24th September , 2018
Machine Learning is a first-class ticket to the most exciting careers in data analysis today. As data sources proliferate along with the computing power to process them, going straight to the data is one of the most straightforward ways to quickly gain insights and make predictions.
Machine learning brings together computer science and statistics to harness that predictive power. It’s a must-have skill for all aspiring data analysts and data scientists or anyone else who wants to wrestle all that raw data into refined trends and predictions.
Machine Learning – Learn & Develop New Skills | Terralogic
This is a class that will teach you the end-to-end process of investigating data through a machine learning lens. It will teach you how to extract and identify useful features that best represent your data, a few of the most important machine learning algorithms, and how to evaluate the performance of your machine learning algorithms.
AI agents with their core ML aim at interacting with humans in a variety of ways, including providing estimates on phenomena, making recommendations for decisions, and being instructed and corrected.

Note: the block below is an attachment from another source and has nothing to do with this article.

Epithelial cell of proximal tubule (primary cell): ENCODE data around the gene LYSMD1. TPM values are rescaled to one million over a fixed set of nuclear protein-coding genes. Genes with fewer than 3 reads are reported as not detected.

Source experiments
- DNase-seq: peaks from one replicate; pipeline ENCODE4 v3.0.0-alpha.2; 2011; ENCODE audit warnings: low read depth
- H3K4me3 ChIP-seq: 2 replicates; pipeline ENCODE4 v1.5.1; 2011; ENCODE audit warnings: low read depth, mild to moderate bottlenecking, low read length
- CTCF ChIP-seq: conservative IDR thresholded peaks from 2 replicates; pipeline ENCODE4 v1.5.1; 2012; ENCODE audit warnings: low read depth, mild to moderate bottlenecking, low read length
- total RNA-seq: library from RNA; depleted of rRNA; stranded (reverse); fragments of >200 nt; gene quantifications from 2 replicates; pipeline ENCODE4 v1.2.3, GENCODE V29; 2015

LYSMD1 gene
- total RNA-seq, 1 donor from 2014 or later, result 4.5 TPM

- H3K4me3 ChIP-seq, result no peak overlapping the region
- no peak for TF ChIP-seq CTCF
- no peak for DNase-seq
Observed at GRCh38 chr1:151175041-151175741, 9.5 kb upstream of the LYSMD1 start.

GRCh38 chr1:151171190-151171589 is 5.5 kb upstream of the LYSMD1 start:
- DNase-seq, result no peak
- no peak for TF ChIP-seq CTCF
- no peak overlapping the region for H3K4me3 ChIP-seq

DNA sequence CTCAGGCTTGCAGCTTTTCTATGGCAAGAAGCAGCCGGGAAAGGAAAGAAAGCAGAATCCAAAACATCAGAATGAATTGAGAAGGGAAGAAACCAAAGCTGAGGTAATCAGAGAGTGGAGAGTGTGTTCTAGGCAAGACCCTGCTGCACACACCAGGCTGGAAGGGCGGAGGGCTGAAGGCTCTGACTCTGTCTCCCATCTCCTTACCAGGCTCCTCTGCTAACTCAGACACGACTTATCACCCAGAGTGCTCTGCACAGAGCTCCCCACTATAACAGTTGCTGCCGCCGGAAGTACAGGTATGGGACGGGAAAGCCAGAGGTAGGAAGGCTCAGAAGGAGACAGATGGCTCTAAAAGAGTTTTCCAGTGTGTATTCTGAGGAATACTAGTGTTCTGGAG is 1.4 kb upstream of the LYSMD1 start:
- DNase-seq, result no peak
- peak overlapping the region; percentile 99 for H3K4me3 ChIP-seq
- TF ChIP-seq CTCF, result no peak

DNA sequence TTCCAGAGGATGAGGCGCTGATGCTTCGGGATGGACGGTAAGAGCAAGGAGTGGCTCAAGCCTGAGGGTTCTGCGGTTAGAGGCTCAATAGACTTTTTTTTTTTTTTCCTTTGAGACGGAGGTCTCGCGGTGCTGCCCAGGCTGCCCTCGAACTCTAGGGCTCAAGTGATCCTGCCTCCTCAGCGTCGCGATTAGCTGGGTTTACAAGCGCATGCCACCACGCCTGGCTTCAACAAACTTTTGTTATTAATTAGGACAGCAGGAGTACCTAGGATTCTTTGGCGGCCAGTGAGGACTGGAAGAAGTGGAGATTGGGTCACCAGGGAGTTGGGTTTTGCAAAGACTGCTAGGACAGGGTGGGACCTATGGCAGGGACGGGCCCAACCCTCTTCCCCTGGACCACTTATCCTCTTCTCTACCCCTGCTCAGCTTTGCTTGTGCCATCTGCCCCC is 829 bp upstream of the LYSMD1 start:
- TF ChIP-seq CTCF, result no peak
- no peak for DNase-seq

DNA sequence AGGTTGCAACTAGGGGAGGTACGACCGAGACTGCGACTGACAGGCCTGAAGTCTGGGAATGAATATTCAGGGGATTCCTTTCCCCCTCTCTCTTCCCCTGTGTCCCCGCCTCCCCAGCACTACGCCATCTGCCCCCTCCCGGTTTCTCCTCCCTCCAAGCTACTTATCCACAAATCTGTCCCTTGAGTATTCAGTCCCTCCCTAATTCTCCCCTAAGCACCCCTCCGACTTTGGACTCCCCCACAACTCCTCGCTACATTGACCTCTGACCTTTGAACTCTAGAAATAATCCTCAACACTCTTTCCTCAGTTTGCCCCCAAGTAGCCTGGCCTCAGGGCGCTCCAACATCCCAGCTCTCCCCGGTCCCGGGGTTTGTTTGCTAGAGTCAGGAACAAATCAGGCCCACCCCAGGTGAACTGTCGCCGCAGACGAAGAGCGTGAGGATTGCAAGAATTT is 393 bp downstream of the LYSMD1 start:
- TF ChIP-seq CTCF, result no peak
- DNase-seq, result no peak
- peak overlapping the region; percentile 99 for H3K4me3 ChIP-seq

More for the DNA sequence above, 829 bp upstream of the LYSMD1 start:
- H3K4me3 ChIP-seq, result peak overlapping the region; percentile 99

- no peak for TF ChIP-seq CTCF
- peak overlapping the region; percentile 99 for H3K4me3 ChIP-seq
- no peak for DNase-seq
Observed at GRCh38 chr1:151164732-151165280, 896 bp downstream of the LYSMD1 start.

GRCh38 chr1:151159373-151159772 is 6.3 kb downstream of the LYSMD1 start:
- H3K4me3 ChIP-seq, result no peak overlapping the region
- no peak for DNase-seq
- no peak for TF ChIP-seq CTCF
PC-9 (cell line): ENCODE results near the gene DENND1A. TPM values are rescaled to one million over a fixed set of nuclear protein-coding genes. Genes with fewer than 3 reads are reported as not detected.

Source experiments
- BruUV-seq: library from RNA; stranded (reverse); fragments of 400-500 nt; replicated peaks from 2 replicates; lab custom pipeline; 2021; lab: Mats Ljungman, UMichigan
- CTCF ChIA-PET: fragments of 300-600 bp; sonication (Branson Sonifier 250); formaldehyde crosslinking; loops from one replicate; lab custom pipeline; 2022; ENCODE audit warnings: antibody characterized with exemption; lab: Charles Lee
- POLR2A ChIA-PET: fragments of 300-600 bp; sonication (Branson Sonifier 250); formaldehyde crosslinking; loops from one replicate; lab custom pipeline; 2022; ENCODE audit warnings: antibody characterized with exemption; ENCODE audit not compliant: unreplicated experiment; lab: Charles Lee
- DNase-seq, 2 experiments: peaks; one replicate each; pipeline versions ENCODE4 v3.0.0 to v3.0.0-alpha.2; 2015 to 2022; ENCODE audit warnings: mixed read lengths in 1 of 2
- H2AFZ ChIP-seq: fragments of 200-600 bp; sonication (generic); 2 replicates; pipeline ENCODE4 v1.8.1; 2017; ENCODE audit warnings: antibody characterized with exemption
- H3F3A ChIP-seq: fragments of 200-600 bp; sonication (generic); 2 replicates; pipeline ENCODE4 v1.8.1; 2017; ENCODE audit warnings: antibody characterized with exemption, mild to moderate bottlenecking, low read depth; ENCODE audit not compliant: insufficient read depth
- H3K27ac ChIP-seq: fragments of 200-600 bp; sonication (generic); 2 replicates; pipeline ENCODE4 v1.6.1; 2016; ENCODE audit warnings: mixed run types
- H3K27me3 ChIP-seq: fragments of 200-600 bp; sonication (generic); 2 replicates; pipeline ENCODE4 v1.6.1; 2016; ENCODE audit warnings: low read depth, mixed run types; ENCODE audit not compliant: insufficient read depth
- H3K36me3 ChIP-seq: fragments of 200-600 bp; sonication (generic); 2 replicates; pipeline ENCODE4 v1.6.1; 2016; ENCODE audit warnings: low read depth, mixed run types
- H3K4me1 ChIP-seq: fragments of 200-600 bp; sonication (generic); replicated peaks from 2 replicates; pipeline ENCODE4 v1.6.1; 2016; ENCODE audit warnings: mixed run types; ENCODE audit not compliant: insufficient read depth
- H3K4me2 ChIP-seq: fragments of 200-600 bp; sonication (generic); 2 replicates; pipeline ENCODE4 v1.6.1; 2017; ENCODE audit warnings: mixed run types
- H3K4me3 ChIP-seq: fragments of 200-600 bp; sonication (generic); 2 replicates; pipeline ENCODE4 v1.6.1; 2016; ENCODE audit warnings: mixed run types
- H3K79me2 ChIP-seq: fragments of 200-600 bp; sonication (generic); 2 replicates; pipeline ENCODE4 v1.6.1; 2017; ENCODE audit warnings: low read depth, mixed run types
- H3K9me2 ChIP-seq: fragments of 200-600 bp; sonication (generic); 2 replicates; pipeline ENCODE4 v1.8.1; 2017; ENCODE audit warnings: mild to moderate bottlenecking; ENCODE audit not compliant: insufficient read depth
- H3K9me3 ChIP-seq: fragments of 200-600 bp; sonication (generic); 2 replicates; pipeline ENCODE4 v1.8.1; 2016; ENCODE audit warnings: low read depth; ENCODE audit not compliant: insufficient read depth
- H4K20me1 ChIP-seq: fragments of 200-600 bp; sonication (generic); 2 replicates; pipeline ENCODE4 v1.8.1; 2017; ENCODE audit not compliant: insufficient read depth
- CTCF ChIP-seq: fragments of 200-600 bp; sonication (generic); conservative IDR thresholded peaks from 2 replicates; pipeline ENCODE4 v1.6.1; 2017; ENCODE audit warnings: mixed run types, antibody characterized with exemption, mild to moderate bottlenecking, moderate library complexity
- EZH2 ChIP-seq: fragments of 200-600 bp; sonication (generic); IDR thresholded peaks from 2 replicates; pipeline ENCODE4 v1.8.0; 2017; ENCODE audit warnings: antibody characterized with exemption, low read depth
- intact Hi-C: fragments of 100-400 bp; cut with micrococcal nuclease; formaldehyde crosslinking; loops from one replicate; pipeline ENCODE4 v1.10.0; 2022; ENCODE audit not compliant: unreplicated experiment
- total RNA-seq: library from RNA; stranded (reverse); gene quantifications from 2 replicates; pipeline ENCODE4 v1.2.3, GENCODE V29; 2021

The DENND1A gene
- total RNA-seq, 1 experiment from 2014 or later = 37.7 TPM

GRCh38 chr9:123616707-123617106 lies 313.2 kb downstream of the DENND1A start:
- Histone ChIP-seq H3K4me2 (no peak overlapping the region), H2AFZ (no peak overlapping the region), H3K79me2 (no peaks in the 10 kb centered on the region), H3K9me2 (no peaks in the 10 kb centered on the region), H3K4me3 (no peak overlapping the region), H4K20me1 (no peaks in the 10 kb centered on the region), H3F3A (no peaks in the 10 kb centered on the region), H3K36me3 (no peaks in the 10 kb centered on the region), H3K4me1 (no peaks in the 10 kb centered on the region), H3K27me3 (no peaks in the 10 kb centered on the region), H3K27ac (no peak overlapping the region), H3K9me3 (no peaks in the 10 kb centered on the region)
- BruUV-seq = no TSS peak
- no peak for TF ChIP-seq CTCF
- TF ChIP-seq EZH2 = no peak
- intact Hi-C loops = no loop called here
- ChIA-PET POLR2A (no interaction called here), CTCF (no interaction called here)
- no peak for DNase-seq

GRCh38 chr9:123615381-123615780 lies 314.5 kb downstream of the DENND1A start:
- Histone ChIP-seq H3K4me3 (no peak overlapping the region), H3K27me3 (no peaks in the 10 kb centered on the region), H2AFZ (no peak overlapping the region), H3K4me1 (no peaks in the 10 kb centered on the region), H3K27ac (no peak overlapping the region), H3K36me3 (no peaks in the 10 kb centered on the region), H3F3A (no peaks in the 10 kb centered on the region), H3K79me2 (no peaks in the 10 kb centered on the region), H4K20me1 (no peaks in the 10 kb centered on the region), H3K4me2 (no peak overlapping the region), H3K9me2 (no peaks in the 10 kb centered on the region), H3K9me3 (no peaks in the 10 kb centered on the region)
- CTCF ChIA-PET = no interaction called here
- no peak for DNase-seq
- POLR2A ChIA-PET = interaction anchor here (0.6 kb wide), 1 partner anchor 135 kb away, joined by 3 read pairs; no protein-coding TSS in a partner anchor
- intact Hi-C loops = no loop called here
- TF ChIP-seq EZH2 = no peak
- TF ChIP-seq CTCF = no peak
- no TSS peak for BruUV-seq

In our Machine Learning Department, we study and research the theoretical foundations of the field of machine learning, as well as on the contributions to the general intelligence goal of the field of artificial intelligence. In addition to their theoretical education, all our students, advised by faculty, get hands-on experience with complex real datasets.
Machine Learning can impact many applications relying on all sorts of data, basically any data that is recorded in computers, such as health data, scientific data, financial data, location data, weather data, energy data, etc. As our society increasingly relies on digital data, machine learning is crucial for most of our current and future applications.
Machine learning techniques to intelligently handle large and complex amounts of information build upon foundations in many disciplines, including statistics, knowledge representation, planning and control, databases, Casual inference, computer systems, machine vision, and natural language processing.